Car manufacturers should create affordable options for large cars if SUVs begin to receive more taxes.
That’s according to Sunday Independent Motoring Editor Geraldine Herbert in response to Labour’s calls for increased taxes on SUVs.
Labour leader Ivana Bacik proposed introducing taxes on SUVs similar to the French system in which the cars are taxed according to their weight.
“This sort of initiative has really been very successful and effective in helping to reduce emissions and helping to curb the purchase of fossil fuel powered SUVs,” she said.
Ms Herbert told Newstalk Breakfast the cutoff point on taxes in the French system mean only large SUVs are impacted – and there are few SUVs that large in Ireland.
The French likely entered bargains with car manufacturers to agree on taxes that do not impact a large number of SUVs, according to Ms Herbert.
She also said larger families were given a tax credit – pointing to an issue with large families and SUVs.
“I think that's an acknowledgement of the fact that there isn't a huge amount of choice outside of SUVs for family cars,” she said.
While families should make smart decisions about their purchases, car makers have a “huge role” to provide affordability.
“Car makers have a huge role here to provide affordable cars for families that offer space, safety and practicality and they really haven't been doing that for the last decade,” Ms Herbert argued.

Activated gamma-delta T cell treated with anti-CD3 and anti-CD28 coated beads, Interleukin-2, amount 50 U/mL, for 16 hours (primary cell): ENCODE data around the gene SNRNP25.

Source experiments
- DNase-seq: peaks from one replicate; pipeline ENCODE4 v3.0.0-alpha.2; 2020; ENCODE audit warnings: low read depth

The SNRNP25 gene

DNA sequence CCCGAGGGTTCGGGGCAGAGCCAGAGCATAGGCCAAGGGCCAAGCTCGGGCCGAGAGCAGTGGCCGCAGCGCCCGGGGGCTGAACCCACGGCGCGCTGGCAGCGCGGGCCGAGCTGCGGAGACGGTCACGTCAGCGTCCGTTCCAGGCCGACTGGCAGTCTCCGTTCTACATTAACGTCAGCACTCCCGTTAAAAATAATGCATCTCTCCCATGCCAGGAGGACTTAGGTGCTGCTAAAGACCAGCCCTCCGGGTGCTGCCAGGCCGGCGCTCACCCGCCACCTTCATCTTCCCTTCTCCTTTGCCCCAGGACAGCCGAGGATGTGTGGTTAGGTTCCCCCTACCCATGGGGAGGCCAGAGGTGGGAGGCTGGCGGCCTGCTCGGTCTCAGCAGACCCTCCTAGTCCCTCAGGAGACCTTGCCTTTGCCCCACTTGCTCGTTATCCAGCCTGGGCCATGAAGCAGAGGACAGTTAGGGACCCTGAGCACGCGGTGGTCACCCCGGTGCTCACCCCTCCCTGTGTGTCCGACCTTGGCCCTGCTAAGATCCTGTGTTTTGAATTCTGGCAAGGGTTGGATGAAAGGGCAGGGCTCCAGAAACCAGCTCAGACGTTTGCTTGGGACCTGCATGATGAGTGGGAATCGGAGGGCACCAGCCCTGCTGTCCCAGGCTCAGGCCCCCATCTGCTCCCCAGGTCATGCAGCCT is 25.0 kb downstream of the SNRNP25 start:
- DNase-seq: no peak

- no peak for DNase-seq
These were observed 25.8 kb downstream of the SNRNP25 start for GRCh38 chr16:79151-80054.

Demand for SUVs
“Over the last decade, car makers created this desire for SUVs and sold them to families as being these very safe ways to transport your precious cargo," Ms Herbert said.
“Consumers responded to that - they demanded more SUVs of all sizes and shapes and there's virtually no market for people carriers we used to have.”
While cars are already taxed heavily according to Ms Herbert, we can expect further taxes in the future on larger cars.
“There's an onus on consumers to think about their buying choices, but car makers have to provide alternatives to SUVs in the form of people carriers to give people options,” she argued.